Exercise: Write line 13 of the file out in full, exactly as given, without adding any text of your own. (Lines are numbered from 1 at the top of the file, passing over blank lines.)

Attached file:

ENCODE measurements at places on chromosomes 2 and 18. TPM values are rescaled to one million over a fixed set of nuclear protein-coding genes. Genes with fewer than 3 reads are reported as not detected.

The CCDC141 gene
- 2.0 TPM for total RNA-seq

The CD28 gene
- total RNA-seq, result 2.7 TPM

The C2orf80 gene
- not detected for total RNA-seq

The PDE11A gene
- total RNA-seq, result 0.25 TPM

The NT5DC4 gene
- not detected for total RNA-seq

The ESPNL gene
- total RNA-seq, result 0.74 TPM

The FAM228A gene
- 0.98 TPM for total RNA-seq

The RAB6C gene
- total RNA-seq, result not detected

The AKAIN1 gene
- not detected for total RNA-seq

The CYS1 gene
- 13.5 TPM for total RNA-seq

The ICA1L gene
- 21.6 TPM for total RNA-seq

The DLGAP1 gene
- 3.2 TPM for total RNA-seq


- total RNA-seq, result 0.74 TPM